Indur M. Goklany, who started working for the Interior Department in the 1980s, never attracted much attention until the Trump administration promoted him to an important job in 2017. Once he began reviewing the agency’s climate policies, however, his co-workers took notice, even coining the term “Gok’s uncertainty language” to describe his knack for inserting misleading wording into scientific reports, reports The New York Times. In at least nine reports, Goklany took it upon himself to completely change scientific opinion. Instead of acknowledging that the climate is warming to a dangerous degree, for example, he concluded,  “Some scientists have found the earth to be warming, while others have not.” He also cheerfully noted that even if it was warming, plants might benefit from more carbon dioxide in the air. Here in the West, some worried about Goklany’s impact on watersheds. The altered language in environmental impact studies, said the Times, “could be used to justify allocating increasingly scarce water to farmers at the expense of wildlife conservation and fisheries.” Samuel Myers, a Harvard research scientist, was putting it diplomatically when he called Goklany’s slant “extraordinarily misleading.” But the Bureau of Reclamation eagerly embraced Goklany’s wrongheaded approach, likely figuring that there’s not a dam thing the agency’s environmentalist critics can do about it anyway.

CALIFORNIA
A tourist from Grand Forks, British Columbia, yearned to tell the world about his love for his dog, so in 2019, and more recently this year, he left the words “Steve & Lacy” on a well, rocks and several historic structures in Death Valley. National Park Service staffer Abby Wines appealed to the public for tips leading to the perpetrator, and surprisingly, one of the tipsters turned out to be “Steve” himself, who confessed and also apologized. “The man’s cooperative attitude will likely be a mitigating factor,” Wines said. As for Lacy, the Park Service press release said she’s just a dog — though we’re sure she is a very good dog —  and is therefore considered “blameless.”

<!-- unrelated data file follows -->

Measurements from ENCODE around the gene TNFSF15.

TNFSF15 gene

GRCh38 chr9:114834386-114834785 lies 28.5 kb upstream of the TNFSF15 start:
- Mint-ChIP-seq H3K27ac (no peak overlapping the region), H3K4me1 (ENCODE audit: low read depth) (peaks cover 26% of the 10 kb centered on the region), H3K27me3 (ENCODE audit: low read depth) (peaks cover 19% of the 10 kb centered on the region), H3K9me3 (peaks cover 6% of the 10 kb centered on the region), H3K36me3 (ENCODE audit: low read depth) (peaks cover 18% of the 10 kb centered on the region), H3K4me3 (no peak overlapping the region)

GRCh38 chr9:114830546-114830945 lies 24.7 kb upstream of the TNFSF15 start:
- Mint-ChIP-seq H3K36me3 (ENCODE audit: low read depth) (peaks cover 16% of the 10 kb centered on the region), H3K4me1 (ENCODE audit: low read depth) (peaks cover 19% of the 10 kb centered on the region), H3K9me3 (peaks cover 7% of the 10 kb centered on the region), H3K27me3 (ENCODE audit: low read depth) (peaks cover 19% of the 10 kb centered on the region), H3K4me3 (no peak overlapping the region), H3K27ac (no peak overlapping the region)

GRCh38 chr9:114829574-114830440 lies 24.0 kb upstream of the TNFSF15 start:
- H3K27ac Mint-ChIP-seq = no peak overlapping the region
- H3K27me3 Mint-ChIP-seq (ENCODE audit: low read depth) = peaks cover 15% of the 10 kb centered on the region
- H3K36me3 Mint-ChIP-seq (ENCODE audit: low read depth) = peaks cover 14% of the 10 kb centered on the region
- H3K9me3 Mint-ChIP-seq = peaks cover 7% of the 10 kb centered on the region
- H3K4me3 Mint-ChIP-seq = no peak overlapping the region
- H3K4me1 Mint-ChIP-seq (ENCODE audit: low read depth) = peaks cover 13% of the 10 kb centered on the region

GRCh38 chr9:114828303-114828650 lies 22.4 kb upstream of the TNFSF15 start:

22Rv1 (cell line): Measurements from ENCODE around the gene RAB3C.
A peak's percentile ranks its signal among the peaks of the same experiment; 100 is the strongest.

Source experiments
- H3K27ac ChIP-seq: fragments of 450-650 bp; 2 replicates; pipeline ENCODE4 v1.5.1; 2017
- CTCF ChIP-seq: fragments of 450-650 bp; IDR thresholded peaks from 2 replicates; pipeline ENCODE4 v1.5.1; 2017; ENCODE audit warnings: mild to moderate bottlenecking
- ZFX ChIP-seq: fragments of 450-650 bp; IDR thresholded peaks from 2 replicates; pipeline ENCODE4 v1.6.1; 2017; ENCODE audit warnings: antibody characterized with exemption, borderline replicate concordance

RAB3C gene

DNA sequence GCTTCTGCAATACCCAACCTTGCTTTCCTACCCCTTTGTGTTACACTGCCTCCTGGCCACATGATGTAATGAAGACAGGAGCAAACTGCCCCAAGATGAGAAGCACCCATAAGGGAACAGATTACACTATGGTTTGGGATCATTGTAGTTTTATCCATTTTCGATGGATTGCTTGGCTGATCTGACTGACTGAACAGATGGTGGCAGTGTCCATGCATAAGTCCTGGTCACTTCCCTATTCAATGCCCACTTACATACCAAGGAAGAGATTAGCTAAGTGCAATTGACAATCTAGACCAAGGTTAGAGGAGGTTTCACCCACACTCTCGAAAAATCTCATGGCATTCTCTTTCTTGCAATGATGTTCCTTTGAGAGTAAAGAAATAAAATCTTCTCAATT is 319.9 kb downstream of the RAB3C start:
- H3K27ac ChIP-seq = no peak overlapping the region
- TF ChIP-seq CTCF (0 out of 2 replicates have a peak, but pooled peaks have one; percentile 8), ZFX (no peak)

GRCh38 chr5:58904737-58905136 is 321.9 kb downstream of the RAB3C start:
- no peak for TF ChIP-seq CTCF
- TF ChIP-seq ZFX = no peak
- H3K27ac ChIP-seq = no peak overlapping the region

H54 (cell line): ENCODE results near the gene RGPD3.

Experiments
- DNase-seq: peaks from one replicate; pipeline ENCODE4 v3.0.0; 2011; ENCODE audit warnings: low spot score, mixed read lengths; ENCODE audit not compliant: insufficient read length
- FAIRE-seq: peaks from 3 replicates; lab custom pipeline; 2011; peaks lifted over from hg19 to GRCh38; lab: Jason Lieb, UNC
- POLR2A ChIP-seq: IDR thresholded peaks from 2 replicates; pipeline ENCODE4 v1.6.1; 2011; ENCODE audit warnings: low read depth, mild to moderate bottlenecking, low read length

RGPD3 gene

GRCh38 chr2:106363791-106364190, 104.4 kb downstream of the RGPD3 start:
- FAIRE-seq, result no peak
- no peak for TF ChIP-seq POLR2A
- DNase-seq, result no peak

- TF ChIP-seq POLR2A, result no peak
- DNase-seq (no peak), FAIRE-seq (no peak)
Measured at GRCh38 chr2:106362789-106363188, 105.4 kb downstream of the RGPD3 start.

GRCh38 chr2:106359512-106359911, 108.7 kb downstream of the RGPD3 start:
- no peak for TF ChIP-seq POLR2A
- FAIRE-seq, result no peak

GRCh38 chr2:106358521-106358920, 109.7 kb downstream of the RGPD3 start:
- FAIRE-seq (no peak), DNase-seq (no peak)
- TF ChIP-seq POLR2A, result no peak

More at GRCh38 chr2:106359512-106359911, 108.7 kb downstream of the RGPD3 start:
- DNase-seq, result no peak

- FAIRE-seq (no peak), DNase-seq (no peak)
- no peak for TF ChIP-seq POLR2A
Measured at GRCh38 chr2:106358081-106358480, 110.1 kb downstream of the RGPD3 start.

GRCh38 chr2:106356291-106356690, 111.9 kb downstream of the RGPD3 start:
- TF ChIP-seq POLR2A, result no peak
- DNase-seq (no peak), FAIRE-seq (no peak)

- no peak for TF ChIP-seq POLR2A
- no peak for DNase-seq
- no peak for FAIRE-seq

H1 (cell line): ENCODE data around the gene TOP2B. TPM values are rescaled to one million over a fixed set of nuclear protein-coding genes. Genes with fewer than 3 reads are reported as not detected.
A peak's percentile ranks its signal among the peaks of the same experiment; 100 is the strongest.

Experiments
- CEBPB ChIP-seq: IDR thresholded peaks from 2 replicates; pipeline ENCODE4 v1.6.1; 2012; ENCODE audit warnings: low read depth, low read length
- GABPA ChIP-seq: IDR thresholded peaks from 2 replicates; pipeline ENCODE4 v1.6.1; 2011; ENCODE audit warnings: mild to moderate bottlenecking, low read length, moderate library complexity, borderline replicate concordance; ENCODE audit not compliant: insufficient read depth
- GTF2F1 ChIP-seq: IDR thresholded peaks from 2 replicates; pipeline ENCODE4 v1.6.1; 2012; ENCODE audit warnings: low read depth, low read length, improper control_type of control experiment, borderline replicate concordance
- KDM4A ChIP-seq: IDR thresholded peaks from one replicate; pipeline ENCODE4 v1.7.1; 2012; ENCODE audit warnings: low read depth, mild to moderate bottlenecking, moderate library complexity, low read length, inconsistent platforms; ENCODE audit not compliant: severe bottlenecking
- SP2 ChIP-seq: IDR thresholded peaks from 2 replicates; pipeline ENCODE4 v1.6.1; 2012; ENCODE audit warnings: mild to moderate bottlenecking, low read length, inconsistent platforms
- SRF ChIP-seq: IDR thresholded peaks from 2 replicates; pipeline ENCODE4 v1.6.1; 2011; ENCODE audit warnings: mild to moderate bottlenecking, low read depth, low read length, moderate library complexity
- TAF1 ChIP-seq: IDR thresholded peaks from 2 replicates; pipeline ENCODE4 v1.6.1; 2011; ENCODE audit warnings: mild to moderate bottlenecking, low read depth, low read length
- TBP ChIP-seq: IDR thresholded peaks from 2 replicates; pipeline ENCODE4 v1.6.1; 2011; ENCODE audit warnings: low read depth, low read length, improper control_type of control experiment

Tips and photos of Western oddities are appreciated and often shared in this column. Write [email protected] or tag photos #heardaroundthewest on Instagram.

High Country News Classifieds
  • DIRECTOR OF DEVELOPMENT, ARIZONA CHAPTER
    What We Can Achieve Together: Arizona's Director of Development (DoD) is responsible for directing all aspects of one or more development functions, which will secure...
  • CAPACITY BUILDING PROGRAM MANAGER
    What We Can Achieve Together: The Capacity Building Program Manager works directly with the business unit's Arizona Healthy Cities Program Director to advance the Healthy...
  • MEMBERSHIP AND OFFICE MANAGER - FRIENDS OF THE INYO
    Friends of the Inyo - Donor database management & reporting, IT/HR, and office administrative support. PT or FT. Partly remote OK but some in-office time...